Image: U.S. soldiers
Maya Alleruzzo  /  AP
Lt. Eroch Cordts, 24, second right, Sfc. David Horn, 36, left, Sgt. Chase Decker, 23, second left and Staff Sgt. Ryan Stringfellow, 32, right, plan a joint foot patrol with the Iraqi Army and Iraqi National Police in the Shiite enclave of Sadr City in Baghdad, Iraq, Wednesday.
updated 3/8/2007 7:20:35 AM ET 2007-03-08T12:20:35

U.S. soldiers paced around their new outpost in Sadr City, checking their watches, drinking coffee and waiting for their Iraqi partners.

They finally rolled up more than two hours late.

It was supposed to be a seamless display of Iraqi and American cooperation in the urban fiefdom of Iraq’s most powerful Shiite militia. What it became, however, was a wrangle of competing commanders, bruised egos and conflicting priorities.

The troubles in launching just one joint mission late Tuesday pointed to the larger — and long-term — challenges of trying to mesh battle-hardened U.S. forces with untested Iraqi recruits as Baghdad’s 3-week-old security crackdown tries to hold the ground it’s reclaimed.

“If we get out of here by midnight, I’ll call this a success,” whispered Capt. Josh Taylor, 28, of Florence, Ala., a company commander from the Army’s 1st Squadron, 73rd Cavalry Regiment.

Hours before, U.S. soldiers arrived at a former police station being converted to an Iraqi-U.S. compound. U.S. forces first entered the capital’s sprawling Sadr City district on Sunday under a carefully scripted deal between military authorities and political allies of radical cleric Muqtada al-Sadr and his Mahdi Army militia.

The patrol was scheduled to get under way about 7 p.m. — with one of the first stops to see an informant promising to identify Mahdi Army members in hiding.

But there were no Iraqi forces around except for the handful of local policemen permanently stationed at the outpost.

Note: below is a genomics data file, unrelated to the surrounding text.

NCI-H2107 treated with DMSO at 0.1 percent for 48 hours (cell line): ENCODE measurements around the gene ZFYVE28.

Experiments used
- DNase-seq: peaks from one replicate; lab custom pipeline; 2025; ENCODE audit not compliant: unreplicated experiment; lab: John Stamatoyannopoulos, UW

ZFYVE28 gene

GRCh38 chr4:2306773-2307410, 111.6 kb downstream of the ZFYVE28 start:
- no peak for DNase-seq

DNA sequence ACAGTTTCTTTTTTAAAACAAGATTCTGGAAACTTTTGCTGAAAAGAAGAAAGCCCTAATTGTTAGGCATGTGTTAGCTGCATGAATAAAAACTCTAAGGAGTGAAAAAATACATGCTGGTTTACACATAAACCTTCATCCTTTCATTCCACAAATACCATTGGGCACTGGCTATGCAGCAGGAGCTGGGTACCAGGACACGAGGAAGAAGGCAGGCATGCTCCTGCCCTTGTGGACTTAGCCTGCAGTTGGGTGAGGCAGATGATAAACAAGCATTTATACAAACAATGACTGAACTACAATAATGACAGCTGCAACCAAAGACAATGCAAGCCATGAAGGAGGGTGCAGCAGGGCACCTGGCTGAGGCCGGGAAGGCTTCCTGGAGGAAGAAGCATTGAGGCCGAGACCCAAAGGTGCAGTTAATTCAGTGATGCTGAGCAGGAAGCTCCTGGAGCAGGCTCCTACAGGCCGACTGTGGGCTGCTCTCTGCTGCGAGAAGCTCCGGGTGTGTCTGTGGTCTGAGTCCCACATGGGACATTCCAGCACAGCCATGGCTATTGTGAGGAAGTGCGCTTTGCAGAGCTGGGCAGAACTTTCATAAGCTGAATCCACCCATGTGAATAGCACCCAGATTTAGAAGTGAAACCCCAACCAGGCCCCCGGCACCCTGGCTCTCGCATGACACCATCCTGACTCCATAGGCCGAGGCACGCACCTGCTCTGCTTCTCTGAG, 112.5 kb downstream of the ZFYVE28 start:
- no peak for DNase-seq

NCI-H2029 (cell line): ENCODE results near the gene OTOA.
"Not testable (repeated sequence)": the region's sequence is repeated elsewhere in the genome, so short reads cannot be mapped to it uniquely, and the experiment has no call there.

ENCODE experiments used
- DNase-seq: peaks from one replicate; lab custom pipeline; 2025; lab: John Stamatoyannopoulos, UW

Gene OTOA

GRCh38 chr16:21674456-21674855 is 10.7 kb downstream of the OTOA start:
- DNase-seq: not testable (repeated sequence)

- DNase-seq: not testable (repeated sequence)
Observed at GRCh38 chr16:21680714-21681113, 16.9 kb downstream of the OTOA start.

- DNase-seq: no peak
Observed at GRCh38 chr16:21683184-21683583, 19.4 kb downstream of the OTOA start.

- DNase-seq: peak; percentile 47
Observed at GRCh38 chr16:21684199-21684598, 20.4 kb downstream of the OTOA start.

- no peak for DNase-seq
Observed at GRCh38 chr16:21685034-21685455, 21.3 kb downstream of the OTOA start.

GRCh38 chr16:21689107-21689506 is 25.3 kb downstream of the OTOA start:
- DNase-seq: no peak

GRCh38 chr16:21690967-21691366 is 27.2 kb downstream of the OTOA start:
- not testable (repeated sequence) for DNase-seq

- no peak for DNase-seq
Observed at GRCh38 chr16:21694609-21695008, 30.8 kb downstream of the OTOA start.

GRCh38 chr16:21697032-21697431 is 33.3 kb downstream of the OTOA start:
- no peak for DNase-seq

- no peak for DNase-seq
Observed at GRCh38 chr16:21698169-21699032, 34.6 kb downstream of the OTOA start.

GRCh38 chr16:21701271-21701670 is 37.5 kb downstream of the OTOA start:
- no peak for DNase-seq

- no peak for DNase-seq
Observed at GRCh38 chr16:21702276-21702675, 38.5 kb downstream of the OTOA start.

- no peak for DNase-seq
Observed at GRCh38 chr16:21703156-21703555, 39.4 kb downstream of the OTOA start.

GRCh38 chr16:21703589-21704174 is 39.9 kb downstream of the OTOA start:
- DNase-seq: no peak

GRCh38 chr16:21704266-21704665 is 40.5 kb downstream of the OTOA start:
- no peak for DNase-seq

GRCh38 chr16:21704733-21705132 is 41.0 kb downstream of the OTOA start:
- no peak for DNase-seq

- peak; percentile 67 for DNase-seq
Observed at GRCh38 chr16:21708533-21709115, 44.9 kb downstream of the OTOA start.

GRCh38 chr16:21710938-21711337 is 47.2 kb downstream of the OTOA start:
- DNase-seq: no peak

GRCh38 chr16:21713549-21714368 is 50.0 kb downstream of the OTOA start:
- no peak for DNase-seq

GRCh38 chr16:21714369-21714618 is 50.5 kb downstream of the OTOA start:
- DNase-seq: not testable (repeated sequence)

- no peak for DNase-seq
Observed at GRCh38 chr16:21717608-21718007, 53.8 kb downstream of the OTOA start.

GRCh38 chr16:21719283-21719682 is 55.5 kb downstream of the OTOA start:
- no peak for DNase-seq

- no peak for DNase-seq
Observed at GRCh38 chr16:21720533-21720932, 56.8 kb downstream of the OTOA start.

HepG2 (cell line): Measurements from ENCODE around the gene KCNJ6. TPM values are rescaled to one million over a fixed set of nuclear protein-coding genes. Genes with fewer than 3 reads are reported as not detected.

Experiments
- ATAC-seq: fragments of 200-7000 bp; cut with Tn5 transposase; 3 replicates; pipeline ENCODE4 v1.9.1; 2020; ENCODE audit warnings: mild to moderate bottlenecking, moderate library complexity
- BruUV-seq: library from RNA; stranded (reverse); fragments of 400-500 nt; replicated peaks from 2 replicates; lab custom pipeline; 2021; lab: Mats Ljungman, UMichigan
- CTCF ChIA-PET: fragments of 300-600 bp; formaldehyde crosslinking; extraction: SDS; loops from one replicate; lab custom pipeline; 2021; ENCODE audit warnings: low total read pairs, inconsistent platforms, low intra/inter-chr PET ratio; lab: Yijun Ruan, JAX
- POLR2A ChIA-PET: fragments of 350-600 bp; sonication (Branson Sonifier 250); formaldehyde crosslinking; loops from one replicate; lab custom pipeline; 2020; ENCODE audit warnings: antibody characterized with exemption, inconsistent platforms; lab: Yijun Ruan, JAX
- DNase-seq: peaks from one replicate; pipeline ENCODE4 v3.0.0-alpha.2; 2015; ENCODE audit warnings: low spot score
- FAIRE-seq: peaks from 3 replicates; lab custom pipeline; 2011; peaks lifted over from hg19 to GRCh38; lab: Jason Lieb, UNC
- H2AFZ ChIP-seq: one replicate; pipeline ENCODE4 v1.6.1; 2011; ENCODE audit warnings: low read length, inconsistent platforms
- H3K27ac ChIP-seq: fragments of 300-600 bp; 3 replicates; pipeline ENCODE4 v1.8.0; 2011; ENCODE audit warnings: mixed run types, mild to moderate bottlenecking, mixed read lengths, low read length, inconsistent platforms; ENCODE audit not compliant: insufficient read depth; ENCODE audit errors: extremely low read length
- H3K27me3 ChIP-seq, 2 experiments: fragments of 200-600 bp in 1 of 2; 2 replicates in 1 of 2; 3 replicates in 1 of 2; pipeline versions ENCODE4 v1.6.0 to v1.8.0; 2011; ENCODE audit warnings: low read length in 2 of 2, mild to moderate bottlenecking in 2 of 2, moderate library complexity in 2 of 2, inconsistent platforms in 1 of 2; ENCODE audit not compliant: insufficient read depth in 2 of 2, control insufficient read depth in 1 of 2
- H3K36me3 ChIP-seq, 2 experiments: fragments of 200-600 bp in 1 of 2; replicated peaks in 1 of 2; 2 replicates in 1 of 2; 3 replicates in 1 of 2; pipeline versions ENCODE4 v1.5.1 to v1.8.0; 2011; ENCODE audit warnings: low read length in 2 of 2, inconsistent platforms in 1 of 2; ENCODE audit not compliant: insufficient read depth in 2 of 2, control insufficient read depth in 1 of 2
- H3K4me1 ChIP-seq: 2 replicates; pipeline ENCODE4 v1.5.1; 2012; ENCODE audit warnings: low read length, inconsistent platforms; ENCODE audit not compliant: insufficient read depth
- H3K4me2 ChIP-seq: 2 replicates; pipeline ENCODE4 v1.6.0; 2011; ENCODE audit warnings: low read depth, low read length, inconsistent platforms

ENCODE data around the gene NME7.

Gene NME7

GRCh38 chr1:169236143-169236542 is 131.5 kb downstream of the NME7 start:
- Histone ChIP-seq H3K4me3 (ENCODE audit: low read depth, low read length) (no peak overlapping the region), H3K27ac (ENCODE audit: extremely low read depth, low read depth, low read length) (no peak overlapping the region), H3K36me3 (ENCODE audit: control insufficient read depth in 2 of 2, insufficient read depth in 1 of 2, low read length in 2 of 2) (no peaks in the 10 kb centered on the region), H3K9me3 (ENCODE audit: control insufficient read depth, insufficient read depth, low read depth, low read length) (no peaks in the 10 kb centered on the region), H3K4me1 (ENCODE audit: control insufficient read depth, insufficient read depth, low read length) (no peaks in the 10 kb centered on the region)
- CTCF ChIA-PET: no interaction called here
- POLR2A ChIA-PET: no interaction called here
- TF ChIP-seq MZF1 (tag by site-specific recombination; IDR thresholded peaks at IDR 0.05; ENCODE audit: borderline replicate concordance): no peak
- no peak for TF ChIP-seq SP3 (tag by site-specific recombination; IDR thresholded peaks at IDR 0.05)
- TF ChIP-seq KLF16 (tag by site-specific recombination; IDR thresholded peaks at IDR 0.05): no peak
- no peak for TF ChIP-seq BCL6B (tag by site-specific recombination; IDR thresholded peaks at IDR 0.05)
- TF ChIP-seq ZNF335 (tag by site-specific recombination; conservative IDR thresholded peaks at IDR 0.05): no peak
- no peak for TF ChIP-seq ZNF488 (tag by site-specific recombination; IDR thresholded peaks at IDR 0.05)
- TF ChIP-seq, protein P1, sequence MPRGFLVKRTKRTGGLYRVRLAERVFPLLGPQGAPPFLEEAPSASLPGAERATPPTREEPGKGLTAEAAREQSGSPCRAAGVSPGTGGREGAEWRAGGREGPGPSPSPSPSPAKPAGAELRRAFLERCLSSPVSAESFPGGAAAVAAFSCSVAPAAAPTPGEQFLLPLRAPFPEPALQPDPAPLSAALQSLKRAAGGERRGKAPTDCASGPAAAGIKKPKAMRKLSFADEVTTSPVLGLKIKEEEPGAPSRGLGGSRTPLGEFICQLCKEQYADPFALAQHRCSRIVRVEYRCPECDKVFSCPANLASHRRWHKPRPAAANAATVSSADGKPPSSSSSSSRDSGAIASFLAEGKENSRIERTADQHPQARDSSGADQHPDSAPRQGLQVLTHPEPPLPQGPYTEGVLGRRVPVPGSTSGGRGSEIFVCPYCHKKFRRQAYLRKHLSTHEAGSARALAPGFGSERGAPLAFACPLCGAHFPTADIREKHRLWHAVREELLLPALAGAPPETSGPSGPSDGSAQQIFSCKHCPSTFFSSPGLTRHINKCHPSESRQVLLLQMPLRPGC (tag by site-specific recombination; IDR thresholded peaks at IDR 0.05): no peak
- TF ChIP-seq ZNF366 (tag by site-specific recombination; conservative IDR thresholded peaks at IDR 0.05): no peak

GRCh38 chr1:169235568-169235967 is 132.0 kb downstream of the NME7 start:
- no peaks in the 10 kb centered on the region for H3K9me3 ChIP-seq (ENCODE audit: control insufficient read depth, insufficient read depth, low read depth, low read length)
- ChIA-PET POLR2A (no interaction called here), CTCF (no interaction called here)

The nearly 60 Americans went upstairs to wait. The Iraqis stayed in a makeshift lounge, nibbling on bread and cheese and watching the reality show “Pimp My Ride” on a satellite channel.

U.S. soldiers broke out some coffee. Some plugged in their iPods. Taylor and a few others reviewed plans for the mission.

Still no Iraqis. More coffee. More tunes. And more grumbling.

They began to show up about 9 p.m., but the full contingent of about 20 Iraqi troops was not ready until a half hour later.

Negotiations from Iraqi troops
The Iraqis were not prepared to hit the streets just yet, however. There was negotiating ahead.

First up: Who would ride in Humvees and who would walk? Standing on opposite sides of the white plastic table, Iraqi and U.S. commanders hashed it out through interpreters. The agreement: Officers from both sides could ride and lower-ranking soldiers would walk.

Taylor assured the Iraqis the U.S. mission was to teach them how to keep their neighborhoods safe — not to play big brother — and that cooperating was the only way to stop the violence. The Iraqis rolled their eyes and sighed quietly.

A cell phone rang and the Iraqi lieutenant left the room to chat, cutting off Taylor in mid-sentence.

“I would have already smacked him in his face,” Sgt. Chase Decker, 23, of Port Orchard, Wash., muttered from a corner where he and three other U.S. soldiers were watching the culture clash unfold.

After hours of debate, midnight neared and the Iraqi commanders heard a translator explain the operation.

The Iraqis would take the lead. The Americans would follow to observe and help if problems erupted. But it was an Iraqi operation through and through, stressed Taylor.

“Insha’allah,” the Iraqi lieutenant said — or “God willing” in Arabic.

With a note pad, Taylor outlined how close someone could get before the Iraqis could use deadly force on their patrols. He diagrammed how they could best stop traffic — and even where to point their guns when the patrol was moving.

Waiting, waiting, waiting
But the informant was no longer part of the plan. He had long since fallen asleep.

Taylor instructed his men to watch for anything suspicious. He barred them from knocking on doors at the risk of angering anyone sleeping inside.

It’s part of the Pentagon’s soft-touch approach to Sadr City, which they fear could turn from grudgingly accommodating to downright hostile at the slightest provocation.

Taylor and 1st Lt. Eroch Cordts walked to the company’s Humvees, which had been idling for hours.

Streets that just hours ago were buzzing with traffic and pedestrians had grown deserted. The night was quiet except for the hum of floodlights on the outpost.

Cordts, a 24-year-old platoon leader from Burlington, Iowa, pumped a fist into the air.

“Let’s go catch some bad guys,” he screamed.

Taylor sighed and smiled.

“Baby steps, now,” he cautioned both sides. “Baby steps.”

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